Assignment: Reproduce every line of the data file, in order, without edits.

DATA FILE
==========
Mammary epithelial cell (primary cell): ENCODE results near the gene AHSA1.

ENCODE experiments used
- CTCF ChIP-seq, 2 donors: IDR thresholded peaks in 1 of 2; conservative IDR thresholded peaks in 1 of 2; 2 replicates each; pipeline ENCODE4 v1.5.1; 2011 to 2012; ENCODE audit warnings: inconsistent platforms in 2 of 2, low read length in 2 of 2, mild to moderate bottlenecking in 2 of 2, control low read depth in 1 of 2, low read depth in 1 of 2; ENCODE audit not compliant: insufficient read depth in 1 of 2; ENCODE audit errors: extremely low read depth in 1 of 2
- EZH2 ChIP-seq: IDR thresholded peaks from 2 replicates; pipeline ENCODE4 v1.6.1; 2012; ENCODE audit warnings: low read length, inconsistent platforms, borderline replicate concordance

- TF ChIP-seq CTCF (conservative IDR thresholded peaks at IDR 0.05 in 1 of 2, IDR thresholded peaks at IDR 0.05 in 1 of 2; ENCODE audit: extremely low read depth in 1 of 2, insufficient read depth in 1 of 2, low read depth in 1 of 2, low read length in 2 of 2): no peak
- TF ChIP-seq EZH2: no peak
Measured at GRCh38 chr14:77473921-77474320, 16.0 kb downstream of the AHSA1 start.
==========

Mammary epithelial cell (primary cell): ENCODE results near the gene AHSA1.

ENCODE experiments used
- CTCF ChIP-seq, 2 donors: IDR thresholded peaks in 1 of 2; conservative IDR thresholded peaks in 1 of 2; 2 replicates each; pipeline ENCODE4 v1.5.1; 2011 to 2012; ENCODE audit warnings: inconsistent platforms in 2 of 2, low read length in 2 of 2, mild to moderate bottlenecking in 2 of 2, control low read depth in 1 of 2, low read depth in 1 of 2; ENCODE audit not compliant: insufficient read depth in 1 of 2; ENCODE audit errors: extremely low read depth in 1 of 2
- EZH2 ChIP-seq: IDR thresholded peaks from 2 replicates; pipeline ENCODE4 v1.6.1; 2012; ENCODE audit warnings: low read length, inconsistent platforms, borderline replicate concordance

- TF ChIP-seq CTCF (conservative IDR thresholded peaks at IDR 0.05 in 1 of 2, IDR thresholded peaks at IDR 0.05 in 1 of 2; ENCODE audit: extremely low read depth in 1 of 2, insufficient read depth in 1 of 2, low read depth in 1 of 2, low read length in 2 of 2): no peak
- TF ChIP-seq EZH2: no peak
Measured at GRCh38 chr14:77473921-77474320, 16.0 kb downstream of the AHSA1 start.